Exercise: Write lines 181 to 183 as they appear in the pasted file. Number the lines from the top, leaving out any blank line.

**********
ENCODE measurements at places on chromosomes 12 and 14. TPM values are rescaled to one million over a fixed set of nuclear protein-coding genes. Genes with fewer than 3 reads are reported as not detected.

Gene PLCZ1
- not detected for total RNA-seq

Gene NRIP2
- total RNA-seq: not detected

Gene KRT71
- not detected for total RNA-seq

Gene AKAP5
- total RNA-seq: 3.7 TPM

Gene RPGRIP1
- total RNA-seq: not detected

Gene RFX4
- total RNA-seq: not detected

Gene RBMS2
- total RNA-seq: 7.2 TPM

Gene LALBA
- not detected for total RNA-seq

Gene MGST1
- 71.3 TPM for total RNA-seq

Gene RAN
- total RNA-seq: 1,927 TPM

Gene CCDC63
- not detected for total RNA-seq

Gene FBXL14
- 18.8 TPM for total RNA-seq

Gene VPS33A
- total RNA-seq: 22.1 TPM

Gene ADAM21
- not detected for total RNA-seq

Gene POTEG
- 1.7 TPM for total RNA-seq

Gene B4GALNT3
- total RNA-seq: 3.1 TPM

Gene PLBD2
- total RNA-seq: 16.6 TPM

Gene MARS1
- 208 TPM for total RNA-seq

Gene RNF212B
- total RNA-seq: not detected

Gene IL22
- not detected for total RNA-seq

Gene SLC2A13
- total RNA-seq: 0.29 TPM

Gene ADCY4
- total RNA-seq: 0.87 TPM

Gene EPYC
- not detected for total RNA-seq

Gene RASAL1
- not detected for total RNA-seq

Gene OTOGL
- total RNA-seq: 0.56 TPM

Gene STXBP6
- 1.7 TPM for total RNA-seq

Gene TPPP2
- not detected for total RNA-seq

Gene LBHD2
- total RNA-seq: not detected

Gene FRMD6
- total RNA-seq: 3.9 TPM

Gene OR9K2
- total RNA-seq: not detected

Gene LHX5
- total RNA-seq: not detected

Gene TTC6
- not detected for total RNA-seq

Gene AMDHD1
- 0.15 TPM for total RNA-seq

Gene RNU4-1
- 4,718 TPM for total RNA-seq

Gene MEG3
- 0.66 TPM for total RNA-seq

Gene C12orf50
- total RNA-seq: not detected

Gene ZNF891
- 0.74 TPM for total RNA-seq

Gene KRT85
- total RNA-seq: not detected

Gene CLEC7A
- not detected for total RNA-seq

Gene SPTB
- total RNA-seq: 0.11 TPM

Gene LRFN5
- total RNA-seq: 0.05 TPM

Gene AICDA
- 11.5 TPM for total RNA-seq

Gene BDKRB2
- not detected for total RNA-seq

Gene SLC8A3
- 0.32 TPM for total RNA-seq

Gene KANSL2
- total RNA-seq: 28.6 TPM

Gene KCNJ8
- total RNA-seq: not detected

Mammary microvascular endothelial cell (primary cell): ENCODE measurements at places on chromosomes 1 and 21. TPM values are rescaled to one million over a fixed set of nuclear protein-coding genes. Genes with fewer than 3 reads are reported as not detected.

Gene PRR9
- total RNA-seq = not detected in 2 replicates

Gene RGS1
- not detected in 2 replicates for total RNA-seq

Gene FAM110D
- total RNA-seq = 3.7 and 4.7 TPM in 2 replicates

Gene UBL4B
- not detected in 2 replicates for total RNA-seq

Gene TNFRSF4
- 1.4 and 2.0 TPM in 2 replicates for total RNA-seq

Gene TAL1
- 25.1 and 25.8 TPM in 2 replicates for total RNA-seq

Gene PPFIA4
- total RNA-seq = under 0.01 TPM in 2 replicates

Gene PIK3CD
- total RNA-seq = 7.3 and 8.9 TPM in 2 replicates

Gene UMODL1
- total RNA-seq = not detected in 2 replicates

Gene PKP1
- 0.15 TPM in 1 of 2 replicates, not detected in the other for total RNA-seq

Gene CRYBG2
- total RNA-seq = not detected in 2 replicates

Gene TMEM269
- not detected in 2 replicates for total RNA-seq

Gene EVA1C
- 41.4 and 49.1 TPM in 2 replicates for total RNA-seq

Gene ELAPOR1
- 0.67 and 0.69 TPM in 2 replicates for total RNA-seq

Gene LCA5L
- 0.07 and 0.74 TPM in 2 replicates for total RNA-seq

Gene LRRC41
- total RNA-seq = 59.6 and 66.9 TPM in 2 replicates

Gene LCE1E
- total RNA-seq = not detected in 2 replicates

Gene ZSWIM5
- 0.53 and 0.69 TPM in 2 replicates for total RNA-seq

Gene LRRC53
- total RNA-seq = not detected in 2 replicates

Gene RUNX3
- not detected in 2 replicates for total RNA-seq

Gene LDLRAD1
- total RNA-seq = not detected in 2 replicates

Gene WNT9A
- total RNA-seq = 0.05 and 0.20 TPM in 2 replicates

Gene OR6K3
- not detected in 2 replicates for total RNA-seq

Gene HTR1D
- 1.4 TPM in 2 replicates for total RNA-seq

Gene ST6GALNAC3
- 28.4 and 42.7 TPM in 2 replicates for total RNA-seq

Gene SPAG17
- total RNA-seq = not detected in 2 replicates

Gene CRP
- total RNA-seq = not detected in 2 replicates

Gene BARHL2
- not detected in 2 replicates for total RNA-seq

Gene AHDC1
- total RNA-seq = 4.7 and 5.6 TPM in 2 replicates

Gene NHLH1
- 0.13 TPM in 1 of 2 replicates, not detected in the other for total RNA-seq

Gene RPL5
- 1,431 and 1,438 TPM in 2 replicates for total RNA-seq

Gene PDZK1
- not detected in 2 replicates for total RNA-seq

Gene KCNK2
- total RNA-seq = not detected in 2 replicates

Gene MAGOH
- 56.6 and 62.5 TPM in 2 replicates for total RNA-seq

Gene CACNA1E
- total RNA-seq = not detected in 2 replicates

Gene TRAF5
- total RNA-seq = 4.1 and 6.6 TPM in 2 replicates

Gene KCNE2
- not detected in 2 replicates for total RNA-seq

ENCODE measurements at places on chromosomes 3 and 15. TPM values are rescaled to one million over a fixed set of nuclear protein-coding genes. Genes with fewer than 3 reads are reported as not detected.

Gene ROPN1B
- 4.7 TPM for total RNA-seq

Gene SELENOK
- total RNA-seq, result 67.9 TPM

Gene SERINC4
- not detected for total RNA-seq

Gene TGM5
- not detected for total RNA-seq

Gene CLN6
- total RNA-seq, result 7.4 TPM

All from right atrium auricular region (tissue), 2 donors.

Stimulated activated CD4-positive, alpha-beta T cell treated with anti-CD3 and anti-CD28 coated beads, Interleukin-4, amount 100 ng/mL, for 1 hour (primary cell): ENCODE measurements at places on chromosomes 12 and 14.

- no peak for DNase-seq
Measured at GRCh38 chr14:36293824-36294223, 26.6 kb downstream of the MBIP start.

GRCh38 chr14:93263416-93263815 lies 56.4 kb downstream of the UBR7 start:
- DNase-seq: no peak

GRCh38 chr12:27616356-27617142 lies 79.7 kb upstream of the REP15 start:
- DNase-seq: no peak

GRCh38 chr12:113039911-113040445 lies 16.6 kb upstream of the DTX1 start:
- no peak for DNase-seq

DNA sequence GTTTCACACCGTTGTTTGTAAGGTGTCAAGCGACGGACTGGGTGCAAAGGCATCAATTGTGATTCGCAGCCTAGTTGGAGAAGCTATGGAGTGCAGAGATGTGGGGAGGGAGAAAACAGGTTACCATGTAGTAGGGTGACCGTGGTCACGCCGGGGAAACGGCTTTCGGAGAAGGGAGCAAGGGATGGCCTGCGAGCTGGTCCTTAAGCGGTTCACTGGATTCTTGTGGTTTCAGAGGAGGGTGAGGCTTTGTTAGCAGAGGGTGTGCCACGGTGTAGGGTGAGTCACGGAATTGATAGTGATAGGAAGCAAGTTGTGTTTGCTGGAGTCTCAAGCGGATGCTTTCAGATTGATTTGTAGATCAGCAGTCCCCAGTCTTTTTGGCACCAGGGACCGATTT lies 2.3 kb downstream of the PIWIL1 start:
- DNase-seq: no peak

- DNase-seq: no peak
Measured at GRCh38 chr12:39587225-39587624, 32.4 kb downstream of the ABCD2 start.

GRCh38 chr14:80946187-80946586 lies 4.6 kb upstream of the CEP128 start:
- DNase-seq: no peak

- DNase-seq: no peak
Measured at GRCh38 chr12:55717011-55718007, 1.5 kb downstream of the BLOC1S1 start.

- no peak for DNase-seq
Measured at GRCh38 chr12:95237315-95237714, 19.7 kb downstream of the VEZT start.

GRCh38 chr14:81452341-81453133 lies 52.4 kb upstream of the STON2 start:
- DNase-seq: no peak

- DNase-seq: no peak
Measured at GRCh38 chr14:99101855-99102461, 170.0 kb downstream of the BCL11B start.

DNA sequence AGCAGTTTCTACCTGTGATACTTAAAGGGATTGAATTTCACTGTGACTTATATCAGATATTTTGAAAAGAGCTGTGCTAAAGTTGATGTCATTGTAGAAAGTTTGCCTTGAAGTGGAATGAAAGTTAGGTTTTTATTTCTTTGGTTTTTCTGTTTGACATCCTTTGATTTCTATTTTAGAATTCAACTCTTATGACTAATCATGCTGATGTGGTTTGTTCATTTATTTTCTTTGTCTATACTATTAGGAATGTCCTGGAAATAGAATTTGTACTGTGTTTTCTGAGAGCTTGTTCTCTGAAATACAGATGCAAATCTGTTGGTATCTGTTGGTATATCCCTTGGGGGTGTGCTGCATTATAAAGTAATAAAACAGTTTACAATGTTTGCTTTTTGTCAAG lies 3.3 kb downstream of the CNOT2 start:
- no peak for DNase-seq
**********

Stimulated activated CD4-positive, alpha-beta T cell treated with anti-CD3 and anti-CD28 coated beads, Interleukin-4, amount 100 ng/mL, for 1 hour (primary cell): ENCODE measurements at places on chromosomes 12 and 14.

- no peak for DNase-seq
Measured at GRCh38 chr14:36293824-36294223, 26.6 kb downstream of the MBIP start.